Important judgment in hate speech case by the European Court of Human Rights
The European Court of Human Rights says that criminal conviction for distributing leaflets offensive to homosexuals was not contrary to freedom of expression
Today the European Court of Human Rights (the Court) delivered its unanimous judgement in a case of Vejdeland and Others v. Sweden and said that the criminal conviction of individuals who distributed leaflets offensive to homosexuals as a group under the Swedish law does not constitute a breach of the European Convention of Human Rights and their activities are not protected by the freedom of expression guaranteed by Article 10 of the Convention.
ILGA-Europe welcomes this important judgment which for the first time deals with the hate speech towards homosexual people. In this case, the offensive leaflets distributed by the applicants called homosexuality a “deviant sexual proclivity” and which has “a morally destructive effect on the substance of society”. The leaflets also included allegations that homosexuality was responsible for the developments of HIV and AIDS, and that “the homosexual lobby” tried to play down paedophilia.
The Court confirmed that these statements had constituted serious and prejudicial allegations, even in the absence of a direct call to hateful acts. The Court stressed that discrimination based on sexual orientation was as serious as discrimination based on “race, origin or colour”.
Martin K.I. Christensen, Co-Chair of ILGA-Europe’s Executive Board, said:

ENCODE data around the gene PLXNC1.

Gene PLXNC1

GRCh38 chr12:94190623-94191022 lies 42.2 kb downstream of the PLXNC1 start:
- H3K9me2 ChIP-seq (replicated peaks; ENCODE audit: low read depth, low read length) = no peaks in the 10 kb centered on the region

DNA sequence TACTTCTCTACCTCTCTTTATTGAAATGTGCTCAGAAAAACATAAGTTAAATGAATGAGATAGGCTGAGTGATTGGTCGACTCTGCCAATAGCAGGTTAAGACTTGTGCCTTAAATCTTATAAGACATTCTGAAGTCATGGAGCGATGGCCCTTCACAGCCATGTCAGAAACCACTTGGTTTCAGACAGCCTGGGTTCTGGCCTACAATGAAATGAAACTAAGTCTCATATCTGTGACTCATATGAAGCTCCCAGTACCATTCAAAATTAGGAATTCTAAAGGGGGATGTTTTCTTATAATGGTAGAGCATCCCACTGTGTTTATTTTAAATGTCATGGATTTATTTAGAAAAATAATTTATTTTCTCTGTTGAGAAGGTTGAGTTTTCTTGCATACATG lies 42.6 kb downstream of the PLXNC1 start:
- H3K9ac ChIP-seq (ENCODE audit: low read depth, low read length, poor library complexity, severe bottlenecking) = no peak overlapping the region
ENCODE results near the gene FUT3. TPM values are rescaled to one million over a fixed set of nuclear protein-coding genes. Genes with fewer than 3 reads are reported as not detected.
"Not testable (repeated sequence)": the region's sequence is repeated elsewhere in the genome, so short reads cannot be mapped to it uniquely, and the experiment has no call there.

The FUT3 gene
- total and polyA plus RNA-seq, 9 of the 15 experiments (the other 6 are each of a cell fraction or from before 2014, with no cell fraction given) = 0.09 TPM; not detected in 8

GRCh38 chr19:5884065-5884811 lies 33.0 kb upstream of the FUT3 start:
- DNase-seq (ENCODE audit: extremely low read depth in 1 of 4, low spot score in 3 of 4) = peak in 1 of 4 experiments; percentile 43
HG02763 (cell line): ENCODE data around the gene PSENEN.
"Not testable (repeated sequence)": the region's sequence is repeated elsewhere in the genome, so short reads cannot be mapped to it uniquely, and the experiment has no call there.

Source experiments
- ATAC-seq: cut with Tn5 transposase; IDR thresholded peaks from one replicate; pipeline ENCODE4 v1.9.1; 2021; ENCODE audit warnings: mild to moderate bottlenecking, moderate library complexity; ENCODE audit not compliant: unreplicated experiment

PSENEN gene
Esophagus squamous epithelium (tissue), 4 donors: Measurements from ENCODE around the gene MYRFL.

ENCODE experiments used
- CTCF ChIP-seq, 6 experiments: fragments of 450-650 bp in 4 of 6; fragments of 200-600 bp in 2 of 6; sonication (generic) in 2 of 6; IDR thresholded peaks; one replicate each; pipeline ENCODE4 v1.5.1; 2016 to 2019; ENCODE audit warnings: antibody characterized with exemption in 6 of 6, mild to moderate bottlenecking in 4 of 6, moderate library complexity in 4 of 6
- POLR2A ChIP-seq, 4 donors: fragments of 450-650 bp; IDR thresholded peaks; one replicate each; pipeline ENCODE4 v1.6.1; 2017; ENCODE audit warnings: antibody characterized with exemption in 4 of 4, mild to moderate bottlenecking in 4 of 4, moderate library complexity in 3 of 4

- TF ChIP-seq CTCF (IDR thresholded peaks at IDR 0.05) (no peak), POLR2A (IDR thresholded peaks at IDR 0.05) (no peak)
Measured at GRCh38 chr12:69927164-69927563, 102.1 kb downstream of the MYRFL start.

“This is a truly important and landmark judgement. For decades lesbian, gay, bisexual, trans and intersex people have been subjected to an avalanche of offensive, unfounded, discriminatory and defamatory rhetoric. For far too long those making such statement were claiming their right to freedom of expression and opinion. The Court today clearly recognised that such statements are offensive to the entire community, and stated that individuals and organisations expressing, publishing and disseminating such remarks cannot justify themselves with the right of expression guaranteed by the Convention.
This is a serious signal to a number of organisations and individuals across Europe who continue making defamatory and offensive statements about LGBTI people, that the expression of hatred is unacceptable, and that the Convention’s protection of freedom of expression cannot be used as a pretext not to prevent and punish it by law.”
Under Articles 43 and 44 of the Convention, this Chamber judgment is not final. During the three-month period following its delivery, any party may request that the case be referred to the Grand Chamber of the Court.